If you have many services, distributed across a network, you will probably want to have them independent. You can’t have them independent if they all are writing and reading from a single database? Even if this database is NoSQL, supports AP from CAP theorem(Availability and Partition Tolerance), you still need to have a lot of coordination around your database.
The true way to deal with databases in microservices infrastructure is to have them separate for every particular service. In other words, you have your database, you support it, you scale it according to your service needs.
We live in a world of http endpoints and we naively think that communication between microservices can be organized using this abstractions. This pattern deserves to be partially implemented in modern microservices architecture, but it should be carefully reviewed first.
If you use service interfaces to query other services for some information, which you don’t store in your storage, then it’s perfectly okay. There are several reasons why you don’t have this information in your storage, for example, you are a small service with a small storage and the information that you are requesting is far too big to store in your little storage. However, if you want to use service interfaces for doing write operations, then you can get into lots of issues. I will explain them, step-by-step.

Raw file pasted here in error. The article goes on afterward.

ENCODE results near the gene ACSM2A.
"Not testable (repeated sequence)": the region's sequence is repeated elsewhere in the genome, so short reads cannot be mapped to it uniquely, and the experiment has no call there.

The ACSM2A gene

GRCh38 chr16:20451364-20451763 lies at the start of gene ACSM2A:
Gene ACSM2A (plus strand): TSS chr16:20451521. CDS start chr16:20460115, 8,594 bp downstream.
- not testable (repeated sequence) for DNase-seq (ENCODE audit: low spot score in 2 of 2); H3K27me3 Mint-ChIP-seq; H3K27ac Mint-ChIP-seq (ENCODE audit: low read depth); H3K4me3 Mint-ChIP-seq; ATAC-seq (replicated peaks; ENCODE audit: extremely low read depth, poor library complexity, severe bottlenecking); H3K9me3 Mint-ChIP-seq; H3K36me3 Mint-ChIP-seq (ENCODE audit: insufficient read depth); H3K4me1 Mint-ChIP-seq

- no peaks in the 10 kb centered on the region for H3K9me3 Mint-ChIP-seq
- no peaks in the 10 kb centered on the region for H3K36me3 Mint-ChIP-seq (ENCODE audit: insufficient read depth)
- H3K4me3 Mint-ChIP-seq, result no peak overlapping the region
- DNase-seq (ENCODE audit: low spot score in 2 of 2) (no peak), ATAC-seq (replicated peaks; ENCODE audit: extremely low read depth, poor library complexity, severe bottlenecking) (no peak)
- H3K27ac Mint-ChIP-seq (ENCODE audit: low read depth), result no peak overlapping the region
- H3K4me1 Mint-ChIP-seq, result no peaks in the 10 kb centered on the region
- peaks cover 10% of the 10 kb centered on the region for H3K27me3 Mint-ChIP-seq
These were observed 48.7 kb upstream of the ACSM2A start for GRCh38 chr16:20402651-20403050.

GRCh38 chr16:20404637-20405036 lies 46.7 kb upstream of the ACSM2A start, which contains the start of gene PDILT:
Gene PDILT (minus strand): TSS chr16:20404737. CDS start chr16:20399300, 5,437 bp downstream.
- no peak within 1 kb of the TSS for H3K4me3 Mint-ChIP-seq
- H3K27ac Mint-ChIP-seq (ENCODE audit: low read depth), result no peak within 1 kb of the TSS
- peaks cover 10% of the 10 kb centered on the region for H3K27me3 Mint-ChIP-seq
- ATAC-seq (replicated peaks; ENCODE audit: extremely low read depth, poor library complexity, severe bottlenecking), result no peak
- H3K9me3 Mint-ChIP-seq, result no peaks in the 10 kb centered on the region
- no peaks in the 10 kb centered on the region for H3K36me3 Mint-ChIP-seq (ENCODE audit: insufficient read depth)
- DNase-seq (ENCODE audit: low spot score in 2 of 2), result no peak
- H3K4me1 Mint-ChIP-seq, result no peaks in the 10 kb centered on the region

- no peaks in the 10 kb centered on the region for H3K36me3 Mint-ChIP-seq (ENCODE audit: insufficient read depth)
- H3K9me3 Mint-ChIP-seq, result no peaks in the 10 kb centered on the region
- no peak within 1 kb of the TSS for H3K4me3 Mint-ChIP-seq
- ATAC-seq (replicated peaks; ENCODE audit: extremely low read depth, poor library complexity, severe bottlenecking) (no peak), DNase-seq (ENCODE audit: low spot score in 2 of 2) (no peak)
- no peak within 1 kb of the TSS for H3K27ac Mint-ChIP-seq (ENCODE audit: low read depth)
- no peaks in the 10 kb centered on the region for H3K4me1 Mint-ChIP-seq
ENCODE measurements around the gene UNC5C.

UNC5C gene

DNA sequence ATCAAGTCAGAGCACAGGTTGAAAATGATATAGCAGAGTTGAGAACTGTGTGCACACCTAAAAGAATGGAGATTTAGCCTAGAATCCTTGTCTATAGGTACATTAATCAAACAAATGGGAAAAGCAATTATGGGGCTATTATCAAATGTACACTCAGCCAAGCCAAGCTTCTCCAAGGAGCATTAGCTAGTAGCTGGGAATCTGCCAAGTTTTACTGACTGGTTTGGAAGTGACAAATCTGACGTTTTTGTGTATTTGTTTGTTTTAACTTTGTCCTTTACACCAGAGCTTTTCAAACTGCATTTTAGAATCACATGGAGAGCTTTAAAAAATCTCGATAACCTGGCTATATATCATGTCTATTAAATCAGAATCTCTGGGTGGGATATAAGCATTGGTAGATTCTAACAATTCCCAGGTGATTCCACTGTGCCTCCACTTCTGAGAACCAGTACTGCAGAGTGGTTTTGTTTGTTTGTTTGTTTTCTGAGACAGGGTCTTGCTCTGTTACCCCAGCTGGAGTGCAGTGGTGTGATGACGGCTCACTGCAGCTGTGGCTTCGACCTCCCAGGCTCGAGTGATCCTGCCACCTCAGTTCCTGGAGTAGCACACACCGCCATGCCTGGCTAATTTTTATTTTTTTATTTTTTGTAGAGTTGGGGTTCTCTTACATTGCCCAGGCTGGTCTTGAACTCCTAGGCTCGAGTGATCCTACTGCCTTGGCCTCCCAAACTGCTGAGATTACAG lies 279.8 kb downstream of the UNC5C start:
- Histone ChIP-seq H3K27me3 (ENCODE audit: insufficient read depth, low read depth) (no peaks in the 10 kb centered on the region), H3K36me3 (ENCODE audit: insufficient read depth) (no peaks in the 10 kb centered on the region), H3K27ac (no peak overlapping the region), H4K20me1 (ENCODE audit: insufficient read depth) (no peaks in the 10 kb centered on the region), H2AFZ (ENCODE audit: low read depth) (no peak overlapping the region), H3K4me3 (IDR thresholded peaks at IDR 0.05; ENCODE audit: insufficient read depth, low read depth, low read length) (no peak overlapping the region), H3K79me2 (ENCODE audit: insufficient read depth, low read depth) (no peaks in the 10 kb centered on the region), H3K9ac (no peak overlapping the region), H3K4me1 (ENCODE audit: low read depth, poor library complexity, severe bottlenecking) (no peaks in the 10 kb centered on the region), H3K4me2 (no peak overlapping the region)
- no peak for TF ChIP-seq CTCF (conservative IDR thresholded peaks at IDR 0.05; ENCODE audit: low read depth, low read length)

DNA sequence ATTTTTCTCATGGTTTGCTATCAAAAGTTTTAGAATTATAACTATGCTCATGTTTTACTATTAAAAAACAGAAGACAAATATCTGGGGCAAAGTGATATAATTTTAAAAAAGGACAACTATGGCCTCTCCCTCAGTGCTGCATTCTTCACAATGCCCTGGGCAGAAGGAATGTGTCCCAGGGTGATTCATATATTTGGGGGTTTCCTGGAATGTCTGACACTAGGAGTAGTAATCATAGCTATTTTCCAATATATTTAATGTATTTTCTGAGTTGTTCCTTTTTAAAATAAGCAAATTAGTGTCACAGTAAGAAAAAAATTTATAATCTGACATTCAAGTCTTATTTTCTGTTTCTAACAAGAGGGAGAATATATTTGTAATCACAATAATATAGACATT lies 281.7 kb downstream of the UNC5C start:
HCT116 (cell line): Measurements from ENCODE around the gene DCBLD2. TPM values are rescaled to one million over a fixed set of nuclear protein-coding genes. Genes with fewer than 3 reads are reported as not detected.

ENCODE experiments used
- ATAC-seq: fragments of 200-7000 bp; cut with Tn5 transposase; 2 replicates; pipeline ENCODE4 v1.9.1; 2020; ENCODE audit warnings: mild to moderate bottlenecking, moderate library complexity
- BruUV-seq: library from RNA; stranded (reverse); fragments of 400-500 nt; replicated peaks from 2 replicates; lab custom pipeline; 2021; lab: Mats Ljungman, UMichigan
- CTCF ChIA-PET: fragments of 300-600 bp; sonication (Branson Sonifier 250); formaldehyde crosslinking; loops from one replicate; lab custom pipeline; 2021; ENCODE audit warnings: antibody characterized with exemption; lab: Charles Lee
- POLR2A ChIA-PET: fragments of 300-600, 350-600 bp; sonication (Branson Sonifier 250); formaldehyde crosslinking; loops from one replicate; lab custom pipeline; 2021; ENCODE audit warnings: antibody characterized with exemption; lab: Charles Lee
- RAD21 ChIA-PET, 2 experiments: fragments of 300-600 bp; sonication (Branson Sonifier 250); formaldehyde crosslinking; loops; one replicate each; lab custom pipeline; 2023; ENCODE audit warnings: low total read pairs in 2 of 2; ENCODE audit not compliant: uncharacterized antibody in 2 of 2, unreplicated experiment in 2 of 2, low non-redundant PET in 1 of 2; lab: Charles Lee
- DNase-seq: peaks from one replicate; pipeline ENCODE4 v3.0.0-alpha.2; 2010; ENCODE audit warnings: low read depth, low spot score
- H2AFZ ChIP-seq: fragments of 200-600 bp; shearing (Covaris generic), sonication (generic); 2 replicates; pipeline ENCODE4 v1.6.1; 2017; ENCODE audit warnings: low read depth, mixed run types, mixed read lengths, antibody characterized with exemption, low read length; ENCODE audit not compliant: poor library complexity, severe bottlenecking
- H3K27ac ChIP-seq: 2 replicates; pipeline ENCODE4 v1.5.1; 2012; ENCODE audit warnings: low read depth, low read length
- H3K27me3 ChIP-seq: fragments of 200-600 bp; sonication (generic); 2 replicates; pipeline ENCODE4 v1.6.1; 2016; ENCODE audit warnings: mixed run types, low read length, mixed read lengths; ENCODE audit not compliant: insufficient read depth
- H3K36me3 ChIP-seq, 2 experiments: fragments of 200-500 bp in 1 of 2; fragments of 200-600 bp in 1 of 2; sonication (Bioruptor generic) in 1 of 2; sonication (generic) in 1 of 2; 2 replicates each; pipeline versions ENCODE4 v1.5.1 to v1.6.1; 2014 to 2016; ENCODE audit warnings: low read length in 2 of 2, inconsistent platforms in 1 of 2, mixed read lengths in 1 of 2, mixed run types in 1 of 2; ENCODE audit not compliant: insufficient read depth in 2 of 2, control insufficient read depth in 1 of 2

First of all, the size of different services is often different. So, if you decide to query some other service, think twice if you won’t overload it. If you ever worked with DynamoDB, you know, that it has a notion of capacity provisioning - you chose an optimal number of readі and writes. So, once I saw, how one service started to send requests to another service, which was using DynamoDB for storing its internal data. The number of requests per second was quite big and service started to fail.
When we are talking about microservices, we can assume that not every service needs to be a part of this critical path. Some of the services can do the job later. For example, if you are deleting some user from the system, you don’t need to update all the information in all services. You can do it later, without any problems.